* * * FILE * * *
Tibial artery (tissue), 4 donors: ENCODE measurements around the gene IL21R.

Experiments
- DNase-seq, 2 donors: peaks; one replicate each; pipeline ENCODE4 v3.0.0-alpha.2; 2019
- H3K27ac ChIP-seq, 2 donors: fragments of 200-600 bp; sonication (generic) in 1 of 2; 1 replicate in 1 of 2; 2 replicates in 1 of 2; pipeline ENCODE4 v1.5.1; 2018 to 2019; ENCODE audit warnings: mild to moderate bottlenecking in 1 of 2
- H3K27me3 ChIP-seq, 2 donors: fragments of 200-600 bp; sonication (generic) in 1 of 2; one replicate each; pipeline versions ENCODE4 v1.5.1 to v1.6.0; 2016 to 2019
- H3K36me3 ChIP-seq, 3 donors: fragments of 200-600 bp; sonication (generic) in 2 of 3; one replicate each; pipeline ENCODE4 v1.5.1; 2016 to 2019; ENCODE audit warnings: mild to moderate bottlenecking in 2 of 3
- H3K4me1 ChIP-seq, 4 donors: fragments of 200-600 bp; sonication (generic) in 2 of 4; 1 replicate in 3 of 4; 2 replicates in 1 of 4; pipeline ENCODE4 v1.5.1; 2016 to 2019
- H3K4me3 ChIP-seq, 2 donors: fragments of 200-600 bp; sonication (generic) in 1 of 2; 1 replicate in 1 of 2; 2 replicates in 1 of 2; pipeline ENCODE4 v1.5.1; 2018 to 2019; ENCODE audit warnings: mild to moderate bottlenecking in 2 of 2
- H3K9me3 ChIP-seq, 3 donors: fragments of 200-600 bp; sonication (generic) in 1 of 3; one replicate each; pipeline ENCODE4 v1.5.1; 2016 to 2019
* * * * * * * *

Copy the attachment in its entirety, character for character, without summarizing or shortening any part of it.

Tibial artery (tissue), 4 donors: ENCODE measurements around the gene IL21R.

Experiments
- DNase-seq, 2 donors: peaks; one replicate each; pipeline ENCODE4 v3.0.0-alpha.2; 2019
- H3K27ac ChIP-seq, 2 donors: fragments of 200-600 bp; sonication (generic) in 1 of 2; 1 replicate in 1 of 2; 2 replicates in 1 of 2; pipeline ENCODE4 v1.5.1; 2018 to 2019; ENCODE audit warnings: mild to moderate bottlenecking in 1 of 2
- H3K27me3 ChIP-seq, 2 donors: fragments of 200-600 bp; sonication (generic) in 1 of 2; one replicate each; pipeline versions ENCODE4 v1.5.1 to v1.6.0; 2016 to 2019
- H3K36me3 ChIP-seq, 3 donors: fragments of 200-600 bp; sonication (generic) in 2 of 3; one replicate each; pipeline ENCODE4 v1.5.1; 2016 to 2019; ENCODE audit warnings: mild to moderate bottlenecking in 2 of 3
- H3K4me1 ChIP-seq, 4 donors: fragments of 200-600 bp; sonication (generic) in 2 of 4; 1 replicate in 3 of 4; 2 replicates in 1 of 4; pipeline ENCODE4 v1.5.1; 2016 to 2019
- H3K4me3 ChIP-seq, 2 donors: fragments of 200-600 bp; sonication (generic) in 1 of 2; 1 replicate in 1 of 2; 2 replicates in 1 of 2; pipeline ENCODE4 v1.5.1; 2018 to 2019; ENCODE audit warnings: mild to moderate bottlenecking in 2 of 2
- H3K9me3 ChIP-seq, 3 donors: fragments of 200-600 bp; sonication (generic) in 1 of 3; one replicate each; pipeline ENCODE4 v1.5.1; 2016 to 2019